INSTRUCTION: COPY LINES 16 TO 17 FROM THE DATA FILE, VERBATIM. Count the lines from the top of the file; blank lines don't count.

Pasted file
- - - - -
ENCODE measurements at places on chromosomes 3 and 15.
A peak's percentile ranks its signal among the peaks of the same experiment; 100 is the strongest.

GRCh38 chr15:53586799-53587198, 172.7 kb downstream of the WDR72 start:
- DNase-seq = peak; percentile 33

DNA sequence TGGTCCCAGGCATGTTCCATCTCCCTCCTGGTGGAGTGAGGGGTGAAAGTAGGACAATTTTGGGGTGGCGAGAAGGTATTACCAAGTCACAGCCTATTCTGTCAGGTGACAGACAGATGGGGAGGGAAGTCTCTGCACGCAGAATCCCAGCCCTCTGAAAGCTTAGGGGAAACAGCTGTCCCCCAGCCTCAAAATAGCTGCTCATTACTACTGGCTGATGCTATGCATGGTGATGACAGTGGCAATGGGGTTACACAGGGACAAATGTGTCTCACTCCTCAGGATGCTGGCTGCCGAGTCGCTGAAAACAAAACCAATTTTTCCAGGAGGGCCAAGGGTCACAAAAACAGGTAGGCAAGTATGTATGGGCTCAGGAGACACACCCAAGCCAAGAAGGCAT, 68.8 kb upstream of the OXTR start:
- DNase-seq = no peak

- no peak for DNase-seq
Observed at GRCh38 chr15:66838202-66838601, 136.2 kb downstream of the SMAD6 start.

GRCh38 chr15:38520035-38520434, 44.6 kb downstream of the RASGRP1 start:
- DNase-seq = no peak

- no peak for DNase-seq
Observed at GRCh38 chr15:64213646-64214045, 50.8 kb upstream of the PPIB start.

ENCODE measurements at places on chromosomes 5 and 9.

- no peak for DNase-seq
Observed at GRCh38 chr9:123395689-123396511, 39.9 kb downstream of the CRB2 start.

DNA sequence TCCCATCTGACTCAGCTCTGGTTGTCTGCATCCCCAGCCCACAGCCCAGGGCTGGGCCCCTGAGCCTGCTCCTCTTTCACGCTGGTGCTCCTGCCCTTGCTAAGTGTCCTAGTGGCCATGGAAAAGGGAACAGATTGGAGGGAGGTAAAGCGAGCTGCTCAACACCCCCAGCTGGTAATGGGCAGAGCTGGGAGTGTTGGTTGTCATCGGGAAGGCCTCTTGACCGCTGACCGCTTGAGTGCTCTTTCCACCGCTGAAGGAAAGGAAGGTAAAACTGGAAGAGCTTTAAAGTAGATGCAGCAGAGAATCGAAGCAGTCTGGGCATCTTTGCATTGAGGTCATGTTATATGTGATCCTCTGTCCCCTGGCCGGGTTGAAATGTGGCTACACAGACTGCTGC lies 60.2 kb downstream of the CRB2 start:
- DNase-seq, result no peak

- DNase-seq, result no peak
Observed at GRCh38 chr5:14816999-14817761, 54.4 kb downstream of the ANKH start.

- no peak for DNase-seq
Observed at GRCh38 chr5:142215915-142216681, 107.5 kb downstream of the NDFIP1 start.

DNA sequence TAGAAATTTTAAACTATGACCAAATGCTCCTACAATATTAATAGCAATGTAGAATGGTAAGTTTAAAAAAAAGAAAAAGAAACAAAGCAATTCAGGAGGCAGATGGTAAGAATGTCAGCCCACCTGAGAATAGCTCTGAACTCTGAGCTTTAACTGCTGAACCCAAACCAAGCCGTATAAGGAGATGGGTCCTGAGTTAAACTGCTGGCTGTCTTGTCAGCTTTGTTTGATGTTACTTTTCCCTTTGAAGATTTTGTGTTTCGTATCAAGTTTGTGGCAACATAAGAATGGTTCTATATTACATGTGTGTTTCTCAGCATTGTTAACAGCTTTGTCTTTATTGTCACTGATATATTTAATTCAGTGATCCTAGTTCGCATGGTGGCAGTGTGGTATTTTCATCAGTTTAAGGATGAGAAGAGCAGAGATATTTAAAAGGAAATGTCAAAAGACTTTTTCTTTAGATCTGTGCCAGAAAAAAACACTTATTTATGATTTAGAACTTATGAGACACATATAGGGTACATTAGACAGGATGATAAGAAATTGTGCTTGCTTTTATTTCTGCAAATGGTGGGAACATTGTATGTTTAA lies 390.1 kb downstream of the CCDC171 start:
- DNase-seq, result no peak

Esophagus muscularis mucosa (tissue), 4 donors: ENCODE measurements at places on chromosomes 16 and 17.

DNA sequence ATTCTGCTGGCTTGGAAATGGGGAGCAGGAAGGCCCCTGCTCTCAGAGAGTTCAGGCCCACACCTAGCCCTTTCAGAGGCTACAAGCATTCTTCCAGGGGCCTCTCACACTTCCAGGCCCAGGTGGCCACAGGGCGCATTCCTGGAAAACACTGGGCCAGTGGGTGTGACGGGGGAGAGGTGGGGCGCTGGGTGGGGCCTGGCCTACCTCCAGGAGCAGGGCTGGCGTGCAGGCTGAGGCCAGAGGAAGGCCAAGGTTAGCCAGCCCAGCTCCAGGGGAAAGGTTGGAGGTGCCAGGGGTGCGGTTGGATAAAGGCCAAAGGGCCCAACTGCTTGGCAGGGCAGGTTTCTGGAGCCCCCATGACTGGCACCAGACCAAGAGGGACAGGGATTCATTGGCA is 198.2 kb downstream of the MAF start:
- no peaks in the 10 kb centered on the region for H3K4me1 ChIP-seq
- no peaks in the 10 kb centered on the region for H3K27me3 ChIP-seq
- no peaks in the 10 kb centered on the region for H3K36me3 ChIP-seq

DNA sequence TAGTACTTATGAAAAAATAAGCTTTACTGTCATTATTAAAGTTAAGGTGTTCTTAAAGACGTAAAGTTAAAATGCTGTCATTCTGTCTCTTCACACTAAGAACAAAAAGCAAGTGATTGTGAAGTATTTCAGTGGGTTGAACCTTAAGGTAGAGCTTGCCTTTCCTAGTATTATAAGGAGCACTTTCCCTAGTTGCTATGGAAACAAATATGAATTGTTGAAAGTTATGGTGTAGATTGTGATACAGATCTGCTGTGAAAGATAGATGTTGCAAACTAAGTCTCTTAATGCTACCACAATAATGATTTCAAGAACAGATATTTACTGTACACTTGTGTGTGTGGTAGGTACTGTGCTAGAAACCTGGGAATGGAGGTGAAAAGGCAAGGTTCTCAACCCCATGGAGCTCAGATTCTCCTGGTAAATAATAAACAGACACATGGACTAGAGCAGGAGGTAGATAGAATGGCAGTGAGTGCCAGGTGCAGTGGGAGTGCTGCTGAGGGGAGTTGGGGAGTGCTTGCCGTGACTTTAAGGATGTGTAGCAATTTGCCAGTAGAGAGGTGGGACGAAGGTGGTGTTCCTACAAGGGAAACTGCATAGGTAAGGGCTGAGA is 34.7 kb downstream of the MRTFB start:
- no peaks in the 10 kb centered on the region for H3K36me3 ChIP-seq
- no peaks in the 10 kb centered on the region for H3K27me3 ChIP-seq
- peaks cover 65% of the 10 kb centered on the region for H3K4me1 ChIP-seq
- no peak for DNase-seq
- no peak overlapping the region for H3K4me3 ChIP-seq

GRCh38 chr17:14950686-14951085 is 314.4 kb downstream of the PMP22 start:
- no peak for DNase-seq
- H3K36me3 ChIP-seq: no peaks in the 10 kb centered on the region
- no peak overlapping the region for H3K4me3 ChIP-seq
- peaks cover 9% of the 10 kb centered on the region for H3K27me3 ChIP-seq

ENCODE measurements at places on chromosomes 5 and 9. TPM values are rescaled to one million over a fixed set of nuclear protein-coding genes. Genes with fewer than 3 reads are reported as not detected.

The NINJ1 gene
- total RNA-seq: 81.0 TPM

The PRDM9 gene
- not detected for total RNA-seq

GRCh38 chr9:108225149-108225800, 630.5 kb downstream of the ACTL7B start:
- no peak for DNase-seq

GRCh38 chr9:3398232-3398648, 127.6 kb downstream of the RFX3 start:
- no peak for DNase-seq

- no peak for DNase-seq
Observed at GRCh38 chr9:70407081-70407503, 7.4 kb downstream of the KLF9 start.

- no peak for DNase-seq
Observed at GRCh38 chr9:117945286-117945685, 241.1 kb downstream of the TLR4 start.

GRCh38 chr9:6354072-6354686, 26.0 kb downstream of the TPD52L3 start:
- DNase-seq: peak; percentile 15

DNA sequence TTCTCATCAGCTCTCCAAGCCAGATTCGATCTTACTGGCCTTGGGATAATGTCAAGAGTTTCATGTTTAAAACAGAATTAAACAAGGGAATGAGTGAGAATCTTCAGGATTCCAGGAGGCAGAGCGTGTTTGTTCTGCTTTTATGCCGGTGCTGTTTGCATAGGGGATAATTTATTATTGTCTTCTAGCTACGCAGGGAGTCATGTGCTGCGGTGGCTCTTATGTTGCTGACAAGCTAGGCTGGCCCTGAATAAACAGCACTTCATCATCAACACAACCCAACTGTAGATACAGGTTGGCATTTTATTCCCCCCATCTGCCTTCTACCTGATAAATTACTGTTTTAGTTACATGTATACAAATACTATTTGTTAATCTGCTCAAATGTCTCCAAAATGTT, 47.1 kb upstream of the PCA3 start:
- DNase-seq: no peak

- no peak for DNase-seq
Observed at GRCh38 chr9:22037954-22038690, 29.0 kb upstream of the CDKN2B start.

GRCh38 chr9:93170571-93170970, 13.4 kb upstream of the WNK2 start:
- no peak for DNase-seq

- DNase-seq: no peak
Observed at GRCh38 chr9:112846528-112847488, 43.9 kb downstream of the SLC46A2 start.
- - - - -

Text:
DNA sequence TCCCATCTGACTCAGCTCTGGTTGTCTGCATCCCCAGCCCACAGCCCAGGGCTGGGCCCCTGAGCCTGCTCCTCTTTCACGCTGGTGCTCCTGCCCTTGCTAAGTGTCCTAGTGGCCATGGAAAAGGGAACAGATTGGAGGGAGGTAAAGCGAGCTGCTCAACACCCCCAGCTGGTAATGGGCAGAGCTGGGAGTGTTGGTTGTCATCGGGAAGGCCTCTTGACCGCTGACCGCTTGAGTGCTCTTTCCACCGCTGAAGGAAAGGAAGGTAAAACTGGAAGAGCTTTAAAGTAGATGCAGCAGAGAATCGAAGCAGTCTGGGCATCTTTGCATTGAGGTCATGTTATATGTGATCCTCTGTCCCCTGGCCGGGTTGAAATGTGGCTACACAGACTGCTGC lies 60.2 kb downstream of the CRB2 start:
- DNase-seq, result no peak